So after walking from our apartment for several miles in we-had-no-idea what direction towards we-had-no-idea what and finally finding a McDonald’s, we sat satisfied (at least, in regards to A)) over Sausage McMuffins with Egg and I figured out how to use Liz’s phone to GoogleMaps walking and subway directions from our location to Central Park, and after circling the same block numerous times in search of the indicated subway entrance, and walking up and down the steps of several such entrances and crossing streets and questioning annoyed MTA attendants in attempts to get on the correct side that would go in the correct direction, and then passing our stop twice, once one way, then the other (cuz we were on the A, not the C)—all behaviors that would become frequent motifs in the days to follow—we arrived at the Park, made our way to the Delacorte Theater, where we found the line that began at the box office and ended…ended…ended…0.7 miles and 13 minutes later at the Jackie Kennedy Onassis Reservoir, Liz and I both thinking, at the same time, we would later learn, how nice it was to live in a city where this many people—and look, from all walks of life—would camp out in the Park—for days, it appears, in some cases—for the love of theater. The love of Shakespeare. It was so nice that we weren’t the least bit annoyed an hour later when we made it kind-of-almost up to the box office but the tickets ran out, just before we were approached by the first scalper, a stringy blonde girl who appeared to have given up on eating and now needed money to buy things that were probably not food (she reported that after waiting in line for twenty-six hours she had decided that she didn’t really feel like going to the show and would we like to buy her tickets from her), the first of about forty scalpers that would approach us before we escaped the Park, most of whom employed the muttering-under-the-breath method and all of whom we had passed on our wistful 13 minute walk to the end of the line. The excitement continued as we crossed Central Park West to the Natural History Museum, outside of which we witnessed a “scalper fight” that Liz remembers better than I do but that consisted of a meth-ed out scalper boss lady shouting at her cranked-out scalper minion—who had waited all night but got tired and bailed shortly before the line started moving—that now she wouldn’t have enough effing tickets for her effing buyers and so forth.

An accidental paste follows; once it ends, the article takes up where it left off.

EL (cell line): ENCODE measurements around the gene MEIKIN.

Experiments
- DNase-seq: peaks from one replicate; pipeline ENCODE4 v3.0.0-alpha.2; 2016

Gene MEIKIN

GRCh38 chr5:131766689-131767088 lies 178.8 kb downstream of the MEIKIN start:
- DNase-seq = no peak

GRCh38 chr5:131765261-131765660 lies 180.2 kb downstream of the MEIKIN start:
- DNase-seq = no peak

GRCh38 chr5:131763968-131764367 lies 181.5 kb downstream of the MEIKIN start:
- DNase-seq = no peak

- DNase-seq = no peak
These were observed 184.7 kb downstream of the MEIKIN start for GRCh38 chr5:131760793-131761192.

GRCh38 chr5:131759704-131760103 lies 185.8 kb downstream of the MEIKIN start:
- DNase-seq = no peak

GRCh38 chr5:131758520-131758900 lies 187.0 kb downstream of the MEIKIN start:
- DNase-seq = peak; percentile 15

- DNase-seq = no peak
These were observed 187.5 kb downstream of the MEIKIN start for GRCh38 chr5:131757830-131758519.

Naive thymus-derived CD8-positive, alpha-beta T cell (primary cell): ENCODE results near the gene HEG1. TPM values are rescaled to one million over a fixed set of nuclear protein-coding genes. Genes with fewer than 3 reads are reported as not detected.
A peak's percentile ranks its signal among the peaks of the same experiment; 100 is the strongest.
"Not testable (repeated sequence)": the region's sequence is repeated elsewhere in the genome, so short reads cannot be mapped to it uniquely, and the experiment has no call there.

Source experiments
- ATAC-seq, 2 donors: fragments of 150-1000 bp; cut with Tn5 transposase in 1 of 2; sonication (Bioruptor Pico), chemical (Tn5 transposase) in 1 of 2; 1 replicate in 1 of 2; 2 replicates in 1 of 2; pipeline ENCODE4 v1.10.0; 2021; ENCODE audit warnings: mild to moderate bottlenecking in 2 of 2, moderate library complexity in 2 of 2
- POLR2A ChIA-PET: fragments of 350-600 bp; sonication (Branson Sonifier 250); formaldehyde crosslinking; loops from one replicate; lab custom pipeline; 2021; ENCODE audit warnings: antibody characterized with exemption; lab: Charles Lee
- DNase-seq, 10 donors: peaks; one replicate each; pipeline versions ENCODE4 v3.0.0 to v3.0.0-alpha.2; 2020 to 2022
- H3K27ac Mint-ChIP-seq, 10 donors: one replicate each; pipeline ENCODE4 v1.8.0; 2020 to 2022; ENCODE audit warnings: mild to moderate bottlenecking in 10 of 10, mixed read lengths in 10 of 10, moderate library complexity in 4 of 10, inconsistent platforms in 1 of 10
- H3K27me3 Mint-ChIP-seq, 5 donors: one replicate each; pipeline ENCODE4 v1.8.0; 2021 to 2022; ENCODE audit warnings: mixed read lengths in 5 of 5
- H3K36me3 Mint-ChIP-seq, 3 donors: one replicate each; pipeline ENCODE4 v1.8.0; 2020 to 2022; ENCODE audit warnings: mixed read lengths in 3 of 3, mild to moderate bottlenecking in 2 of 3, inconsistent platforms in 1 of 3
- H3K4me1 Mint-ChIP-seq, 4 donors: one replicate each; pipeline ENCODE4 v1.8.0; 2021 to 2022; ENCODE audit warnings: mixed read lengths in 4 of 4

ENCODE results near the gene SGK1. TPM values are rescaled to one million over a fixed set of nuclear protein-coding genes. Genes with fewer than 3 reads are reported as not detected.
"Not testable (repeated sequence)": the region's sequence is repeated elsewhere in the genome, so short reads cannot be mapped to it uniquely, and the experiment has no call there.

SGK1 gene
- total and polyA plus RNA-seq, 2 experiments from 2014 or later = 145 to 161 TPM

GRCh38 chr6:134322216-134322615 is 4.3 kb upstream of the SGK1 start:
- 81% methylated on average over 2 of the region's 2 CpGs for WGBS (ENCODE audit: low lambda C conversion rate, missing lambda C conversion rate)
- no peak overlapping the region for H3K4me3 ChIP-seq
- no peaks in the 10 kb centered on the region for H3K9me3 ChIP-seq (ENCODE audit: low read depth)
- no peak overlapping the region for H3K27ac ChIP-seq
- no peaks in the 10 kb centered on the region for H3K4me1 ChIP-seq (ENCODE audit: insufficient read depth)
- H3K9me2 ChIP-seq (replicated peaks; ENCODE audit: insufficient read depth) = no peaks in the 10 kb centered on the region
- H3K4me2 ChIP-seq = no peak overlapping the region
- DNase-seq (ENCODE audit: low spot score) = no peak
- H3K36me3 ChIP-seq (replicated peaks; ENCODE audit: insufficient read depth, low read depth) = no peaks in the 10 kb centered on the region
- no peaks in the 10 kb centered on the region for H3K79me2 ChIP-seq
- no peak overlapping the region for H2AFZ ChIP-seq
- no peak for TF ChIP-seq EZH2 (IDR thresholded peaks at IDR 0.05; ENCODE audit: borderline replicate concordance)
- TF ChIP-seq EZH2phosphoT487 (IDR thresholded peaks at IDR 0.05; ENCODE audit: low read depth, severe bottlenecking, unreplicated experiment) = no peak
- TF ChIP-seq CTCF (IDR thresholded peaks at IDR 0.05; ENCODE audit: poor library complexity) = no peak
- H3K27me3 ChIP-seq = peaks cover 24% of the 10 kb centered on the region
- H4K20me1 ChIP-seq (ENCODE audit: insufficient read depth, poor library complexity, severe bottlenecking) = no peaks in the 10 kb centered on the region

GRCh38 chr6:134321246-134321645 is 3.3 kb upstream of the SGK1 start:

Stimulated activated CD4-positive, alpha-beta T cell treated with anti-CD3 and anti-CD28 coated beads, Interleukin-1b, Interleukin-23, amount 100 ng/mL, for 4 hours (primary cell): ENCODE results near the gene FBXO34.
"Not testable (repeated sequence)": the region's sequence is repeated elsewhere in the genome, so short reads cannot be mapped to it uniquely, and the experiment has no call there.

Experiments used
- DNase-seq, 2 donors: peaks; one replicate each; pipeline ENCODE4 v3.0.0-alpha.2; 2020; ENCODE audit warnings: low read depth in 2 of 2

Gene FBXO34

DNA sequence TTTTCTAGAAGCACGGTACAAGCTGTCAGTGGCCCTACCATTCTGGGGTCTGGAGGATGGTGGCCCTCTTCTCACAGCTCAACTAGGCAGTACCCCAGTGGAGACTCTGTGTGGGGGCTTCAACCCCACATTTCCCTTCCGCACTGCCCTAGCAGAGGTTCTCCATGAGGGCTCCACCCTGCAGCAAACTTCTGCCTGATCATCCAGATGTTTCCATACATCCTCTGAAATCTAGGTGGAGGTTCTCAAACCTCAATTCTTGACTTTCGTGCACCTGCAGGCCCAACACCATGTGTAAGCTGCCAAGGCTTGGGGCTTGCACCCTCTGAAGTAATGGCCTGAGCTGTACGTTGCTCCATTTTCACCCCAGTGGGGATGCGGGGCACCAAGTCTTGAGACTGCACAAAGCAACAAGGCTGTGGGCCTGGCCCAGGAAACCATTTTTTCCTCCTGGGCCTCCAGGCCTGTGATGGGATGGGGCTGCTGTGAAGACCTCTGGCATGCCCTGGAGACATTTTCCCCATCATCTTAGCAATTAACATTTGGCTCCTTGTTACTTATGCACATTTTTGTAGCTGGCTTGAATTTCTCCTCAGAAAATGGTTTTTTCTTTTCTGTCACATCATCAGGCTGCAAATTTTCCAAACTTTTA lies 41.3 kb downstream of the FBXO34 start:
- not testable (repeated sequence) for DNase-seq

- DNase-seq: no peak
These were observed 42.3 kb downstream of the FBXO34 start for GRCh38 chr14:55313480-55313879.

The next two hours we spent in search of a Kmart, the hour after that, having found Kmart, searching for the Kmart’s entrance, and the hour after that lugging several bags of Kmart merchandise (those big bags they have, the ones you could put a toddler in, if you know what I mean) and a box of cat litter up and down a busy NY street in search of a subway entrance, finally giving up and paying way too much for a cab ride from Lower Manhattan to Brooklyn, unaware we had been in Lower Manhattan and unaware we had been super close to a number of subway entrances.
As the sun set on that first day and we realized we had no batteries for the pump on the air mattress we had just purchased at Kmart, I stood on our stoop and gazed toward that Big Apple, resigning myself to the fear-laden knowledge that the following day we would have to face her again, in search of batteries, not knowing—having seen only our small stretch of Crown Heights—that Brooklyn offered real stores that sold real things, and either she would consume us, body and soul, or we would emerge from her clutches victorious, batteries in hand.